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Resilient Landlords Defy Soaring Rates: The Rental Market’s Triumph Over Adversity

In a market that’s seen 14 rate hikes, landlords are showing remarkable resilience and adaptability. While rising mortgage rates have brought significant changes, there’s an unexpected twist in the story: the rental market is holding its own.

Imagine, just two years ago, a two-year fixed interest-only mortgage (75% loan-to-value LTV) stood at a mere 1.3%. Today, it’s 6.2%. This might sound like a significant leap, but here’s the thing – landlords aren’t hitting the panic button. Instead, they’re adjusting their strategies, and it’s having some surprising ripple effects on the rental landscape.

Amidst these shifting financial tides, the big question is, what will landlords do? Will they rush to raise rents, or will they exit the property market altogether, potentially shrinking the pool of rental housing? The outcome of this dilemma holds considerable weight because one in every five dwellings in the UK is currently up for rent.

Interestingly, this issue has started to concern the Bank of England (BoE), and here’s why: renters tend to be less financially resilient than homeowners. They allocate a larger share of their income to housing, often have lower savings, and sometimes find themselves in debt. The BoE’s research underscores that vulnerabilities in the private rental sector could trigger or worsen a broader economic downturn, especially as the costs of essential goods continue to rise.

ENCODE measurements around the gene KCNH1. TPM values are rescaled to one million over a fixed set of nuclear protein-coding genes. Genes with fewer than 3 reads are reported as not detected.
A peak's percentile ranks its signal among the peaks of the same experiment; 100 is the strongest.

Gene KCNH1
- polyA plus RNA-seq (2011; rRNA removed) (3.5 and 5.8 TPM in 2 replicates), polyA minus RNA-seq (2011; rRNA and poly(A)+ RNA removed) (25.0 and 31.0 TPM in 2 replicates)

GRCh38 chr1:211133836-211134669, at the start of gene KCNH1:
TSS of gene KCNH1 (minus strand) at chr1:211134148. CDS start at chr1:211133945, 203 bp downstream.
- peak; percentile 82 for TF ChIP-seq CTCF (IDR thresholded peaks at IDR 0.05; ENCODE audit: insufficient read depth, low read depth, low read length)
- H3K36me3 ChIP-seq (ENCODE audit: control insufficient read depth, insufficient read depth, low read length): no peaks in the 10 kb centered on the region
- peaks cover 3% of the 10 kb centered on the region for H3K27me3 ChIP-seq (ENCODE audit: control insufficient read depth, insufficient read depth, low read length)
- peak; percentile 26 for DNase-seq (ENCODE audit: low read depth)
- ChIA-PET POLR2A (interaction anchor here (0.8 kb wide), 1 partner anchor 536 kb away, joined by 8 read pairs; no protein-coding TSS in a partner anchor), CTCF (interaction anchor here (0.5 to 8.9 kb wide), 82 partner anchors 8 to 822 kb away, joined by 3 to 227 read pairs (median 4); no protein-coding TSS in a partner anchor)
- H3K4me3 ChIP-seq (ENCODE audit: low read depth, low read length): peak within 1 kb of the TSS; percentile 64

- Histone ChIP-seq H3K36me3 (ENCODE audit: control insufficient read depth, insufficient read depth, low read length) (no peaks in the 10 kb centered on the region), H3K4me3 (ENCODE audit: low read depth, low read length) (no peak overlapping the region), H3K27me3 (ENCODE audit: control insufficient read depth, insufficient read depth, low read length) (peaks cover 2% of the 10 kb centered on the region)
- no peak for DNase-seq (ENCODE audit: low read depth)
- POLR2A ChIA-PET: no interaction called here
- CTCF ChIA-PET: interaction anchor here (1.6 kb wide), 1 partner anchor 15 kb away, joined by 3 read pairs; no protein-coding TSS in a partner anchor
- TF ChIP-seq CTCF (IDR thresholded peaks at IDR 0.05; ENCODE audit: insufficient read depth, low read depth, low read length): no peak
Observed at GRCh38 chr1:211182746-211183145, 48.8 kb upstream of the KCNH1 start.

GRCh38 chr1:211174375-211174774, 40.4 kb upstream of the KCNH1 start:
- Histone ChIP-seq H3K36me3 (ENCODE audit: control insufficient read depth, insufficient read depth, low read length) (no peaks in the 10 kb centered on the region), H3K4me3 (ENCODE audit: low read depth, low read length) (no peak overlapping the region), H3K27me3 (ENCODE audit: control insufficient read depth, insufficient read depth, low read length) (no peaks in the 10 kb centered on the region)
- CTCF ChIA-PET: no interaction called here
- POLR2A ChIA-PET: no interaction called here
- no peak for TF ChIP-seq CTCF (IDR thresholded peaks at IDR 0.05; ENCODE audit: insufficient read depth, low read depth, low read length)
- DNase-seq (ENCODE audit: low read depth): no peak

However, a closer look at the data suggests that the rental sector might be more resilient than anticipated. According to Zoopla, nearly 40% of landlords have no borrowing at all, and an additional 30% have a mortgage with a loan-to-value ratio of less than 50%. This situation should theoretically ease the pressure on rents due to rising mortgage costs.

Here’s where it gets interesting: despite the concerns, data from the Office for National Statistics (ONS) reveals that year-on-year rent growth hit a record high of 5.5% in August. But the good news is that wages have also been on the rise, with average weekly regular pay up nearly 8% compared to a year ago, outpacing inflation. Economists at Pantheon suggest that this suggests “a smaller share of households’ incomes is being absorbed by rent,” indicating that landlords still have room for moderate increases, even if wage growth slows down a bit.

So, are landlords fleeing the market in response to higher mortgage rates? Not so much. Tracking this is tricky, but according to the BoE’s measurement, while some landlords have indeed exited, the shrinkage has been more modest than anticipated. This intuitively aligns with the fact that new investors, who are more likely to have higher loan-to-value ratios, might be more sensitive to rising mortgage rates and less inclined to enter the market.

Moreover, most landlords have fixed-rate mortgages, which limits the number of refinancing actions happening concurrently. Plus, many landlords are in it for the long haul, viewing buy-to-let properties as a part of their pension plan. This long-term perspective suggests that the rental property supply is more likely to inch up than experience a sudden decline.

In a nutshell, after nearly two years of interest rate hikes, the rental market is standing tall, proving its resilience in the face of adversity. Landlords are adapting, renters are finding room to breathe, and the housing market continues to play a vital role in the lives of many.